CCEER-07-04: Experimental Evaluation of Performance of Conventional Bridge Systems
As part of a multi-university research project utilizing the Network for Earthquake Engineering Simulation (NEES), a quarter-scale 110 ft (33.5 m) long asymmetric conventional reinforced concrete bridge model was tested using the shake table system at the University of Nevada, Reno. The model consisted of four spans supported on three, two-column bents of a drop-cap design and two abutment seats driven by hydraulic actuators capable of dynamic excitation. The objective of shake table testing was to study the response and performance of a contemporary reinforced concrete bridge model subjected to biaxial horizontal earthquake excitation. This included the effects of inplane rotation, force distribution among bents, and abutment interaction.
The model was designed in accordance with the provisions of the National Cooperative Highway Research Program (NCHRP) document 12-49. It represented an assumed prototype located in the Los Angeles area. The ground motion that was simulated was the Century City record of the 1994 Northridge earthquake. It was applied in six test runs with increasing amplitudes. At the end of Test 6, with a PGA of 1.00 g in the transverse direction and 1.20 g in the direction, some of the columns showed sign of imminent failure. A seventh test was conducted repeating the same amplitudes as those of Test 6.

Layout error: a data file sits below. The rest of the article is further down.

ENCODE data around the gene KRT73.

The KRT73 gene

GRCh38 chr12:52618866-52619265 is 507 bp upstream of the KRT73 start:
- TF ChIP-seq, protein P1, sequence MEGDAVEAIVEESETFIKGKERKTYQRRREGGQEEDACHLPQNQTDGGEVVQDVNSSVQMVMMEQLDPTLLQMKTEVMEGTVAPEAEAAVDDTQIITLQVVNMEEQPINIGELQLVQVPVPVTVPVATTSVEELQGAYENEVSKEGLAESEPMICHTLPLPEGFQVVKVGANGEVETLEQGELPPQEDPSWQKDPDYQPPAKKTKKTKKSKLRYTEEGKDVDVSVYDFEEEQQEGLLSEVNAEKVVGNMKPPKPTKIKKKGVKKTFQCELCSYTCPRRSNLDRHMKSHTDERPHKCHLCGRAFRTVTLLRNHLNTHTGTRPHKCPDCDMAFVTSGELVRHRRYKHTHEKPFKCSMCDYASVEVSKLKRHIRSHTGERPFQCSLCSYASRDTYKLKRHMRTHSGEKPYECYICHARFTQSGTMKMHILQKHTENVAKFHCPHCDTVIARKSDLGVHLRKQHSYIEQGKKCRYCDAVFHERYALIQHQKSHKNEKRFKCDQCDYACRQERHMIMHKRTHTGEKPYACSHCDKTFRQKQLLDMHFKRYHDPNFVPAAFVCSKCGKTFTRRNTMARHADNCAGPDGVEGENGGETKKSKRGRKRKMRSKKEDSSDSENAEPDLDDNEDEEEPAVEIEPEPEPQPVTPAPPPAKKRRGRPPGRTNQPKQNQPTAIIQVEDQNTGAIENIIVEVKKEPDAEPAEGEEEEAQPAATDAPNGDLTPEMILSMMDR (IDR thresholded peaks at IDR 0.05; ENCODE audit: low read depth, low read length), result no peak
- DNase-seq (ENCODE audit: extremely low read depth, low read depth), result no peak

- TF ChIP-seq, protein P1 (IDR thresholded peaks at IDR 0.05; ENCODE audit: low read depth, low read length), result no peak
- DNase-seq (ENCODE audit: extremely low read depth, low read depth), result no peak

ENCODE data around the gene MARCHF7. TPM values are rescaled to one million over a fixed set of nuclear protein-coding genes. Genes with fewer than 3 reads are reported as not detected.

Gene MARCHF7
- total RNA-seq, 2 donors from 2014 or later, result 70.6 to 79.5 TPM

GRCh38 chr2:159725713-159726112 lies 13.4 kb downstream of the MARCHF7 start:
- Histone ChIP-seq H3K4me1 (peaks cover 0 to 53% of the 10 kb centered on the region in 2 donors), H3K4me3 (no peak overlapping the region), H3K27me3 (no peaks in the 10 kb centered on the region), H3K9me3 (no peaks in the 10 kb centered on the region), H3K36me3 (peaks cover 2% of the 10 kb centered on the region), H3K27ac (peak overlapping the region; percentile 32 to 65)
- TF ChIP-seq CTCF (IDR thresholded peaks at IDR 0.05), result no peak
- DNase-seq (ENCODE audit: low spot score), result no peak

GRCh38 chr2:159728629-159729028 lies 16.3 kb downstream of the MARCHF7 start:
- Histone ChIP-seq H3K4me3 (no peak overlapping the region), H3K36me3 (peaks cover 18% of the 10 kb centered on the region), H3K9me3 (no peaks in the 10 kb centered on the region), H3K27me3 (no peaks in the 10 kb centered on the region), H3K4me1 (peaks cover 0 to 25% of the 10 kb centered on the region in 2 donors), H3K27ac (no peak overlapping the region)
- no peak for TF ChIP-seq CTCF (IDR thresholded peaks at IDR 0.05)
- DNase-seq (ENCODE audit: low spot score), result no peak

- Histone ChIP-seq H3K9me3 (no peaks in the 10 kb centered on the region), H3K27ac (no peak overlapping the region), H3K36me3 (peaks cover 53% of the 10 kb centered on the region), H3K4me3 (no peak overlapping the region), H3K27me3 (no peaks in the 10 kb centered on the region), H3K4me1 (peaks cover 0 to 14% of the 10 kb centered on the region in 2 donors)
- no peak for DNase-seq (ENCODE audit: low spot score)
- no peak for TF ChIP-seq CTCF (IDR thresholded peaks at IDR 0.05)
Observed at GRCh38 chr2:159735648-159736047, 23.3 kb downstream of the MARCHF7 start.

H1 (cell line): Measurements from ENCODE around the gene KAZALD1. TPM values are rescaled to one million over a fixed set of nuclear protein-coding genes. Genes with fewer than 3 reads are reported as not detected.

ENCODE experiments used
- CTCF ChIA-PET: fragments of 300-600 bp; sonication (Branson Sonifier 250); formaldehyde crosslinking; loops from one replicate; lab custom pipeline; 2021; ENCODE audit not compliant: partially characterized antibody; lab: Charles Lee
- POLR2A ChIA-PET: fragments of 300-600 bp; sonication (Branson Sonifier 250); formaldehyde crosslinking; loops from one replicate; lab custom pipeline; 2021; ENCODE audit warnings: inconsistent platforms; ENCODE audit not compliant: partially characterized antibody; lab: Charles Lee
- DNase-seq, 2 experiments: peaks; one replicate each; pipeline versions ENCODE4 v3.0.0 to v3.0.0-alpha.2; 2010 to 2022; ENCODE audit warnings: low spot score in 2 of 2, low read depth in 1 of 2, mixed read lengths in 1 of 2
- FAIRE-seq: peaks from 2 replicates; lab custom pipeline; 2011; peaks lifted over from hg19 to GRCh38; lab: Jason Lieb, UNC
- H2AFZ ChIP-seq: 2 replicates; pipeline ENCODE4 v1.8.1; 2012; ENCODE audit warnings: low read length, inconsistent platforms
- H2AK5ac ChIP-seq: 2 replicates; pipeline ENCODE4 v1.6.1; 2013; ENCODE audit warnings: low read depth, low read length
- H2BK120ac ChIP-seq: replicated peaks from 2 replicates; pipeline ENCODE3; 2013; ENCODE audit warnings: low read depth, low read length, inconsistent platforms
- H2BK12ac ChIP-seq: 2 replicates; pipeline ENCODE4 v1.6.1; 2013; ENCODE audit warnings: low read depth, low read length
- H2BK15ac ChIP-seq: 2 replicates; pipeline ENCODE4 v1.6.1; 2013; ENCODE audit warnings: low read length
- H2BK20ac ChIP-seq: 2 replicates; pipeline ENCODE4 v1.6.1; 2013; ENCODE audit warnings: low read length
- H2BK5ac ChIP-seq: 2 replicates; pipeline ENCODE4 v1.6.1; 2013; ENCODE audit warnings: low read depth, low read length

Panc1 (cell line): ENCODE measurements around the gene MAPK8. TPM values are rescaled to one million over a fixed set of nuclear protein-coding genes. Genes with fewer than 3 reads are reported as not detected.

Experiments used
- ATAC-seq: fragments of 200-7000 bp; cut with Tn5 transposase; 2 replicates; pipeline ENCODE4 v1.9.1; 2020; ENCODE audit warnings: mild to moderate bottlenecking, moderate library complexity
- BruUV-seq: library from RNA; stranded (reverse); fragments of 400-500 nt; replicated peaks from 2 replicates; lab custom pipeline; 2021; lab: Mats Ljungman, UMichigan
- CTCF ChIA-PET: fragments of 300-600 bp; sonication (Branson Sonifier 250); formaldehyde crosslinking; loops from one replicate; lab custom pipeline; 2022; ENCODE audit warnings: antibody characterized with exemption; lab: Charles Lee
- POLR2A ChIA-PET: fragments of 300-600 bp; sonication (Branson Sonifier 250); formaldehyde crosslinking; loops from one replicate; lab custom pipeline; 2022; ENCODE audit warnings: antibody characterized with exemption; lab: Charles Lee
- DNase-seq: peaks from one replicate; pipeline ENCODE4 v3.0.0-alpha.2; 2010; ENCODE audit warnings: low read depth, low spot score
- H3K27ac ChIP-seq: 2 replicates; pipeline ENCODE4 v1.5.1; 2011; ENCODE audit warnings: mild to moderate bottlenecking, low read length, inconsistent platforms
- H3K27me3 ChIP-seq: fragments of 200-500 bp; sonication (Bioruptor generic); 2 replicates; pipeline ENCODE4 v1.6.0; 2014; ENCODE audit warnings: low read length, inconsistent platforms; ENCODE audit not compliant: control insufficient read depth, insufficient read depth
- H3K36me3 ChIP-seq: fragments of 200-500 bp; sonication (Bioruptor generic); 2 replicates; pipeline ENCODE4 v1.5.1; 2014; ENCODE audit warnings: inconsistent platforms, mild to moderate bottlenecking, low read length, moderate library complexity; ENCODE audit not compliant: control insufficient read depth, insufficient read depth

The model met all performance requirements for both the expected and rare earthquakes when subjected to equivalent excitations. Failure occurred during Test 7 in bent 1. The bent failed in flexure with rupture of both longitudinal and transverse steel reinforcement and crushing of core concrete in the bottom plastic hinge of the east columns. Bents 2 and 3 only exhibited spalling and cracking of the cover concrete in the plastic hinge regions, revealing some of the reinforcing bars in bent 3. Displacement ductilities of 11.7, 3.4, and 8.3 were reached in bents 1, 2, and 3 respectively. Closing of the abutment backwall superstructure gap occurred first during Test 2, which somewhat limited the longitudinal displacement of the superstructure.
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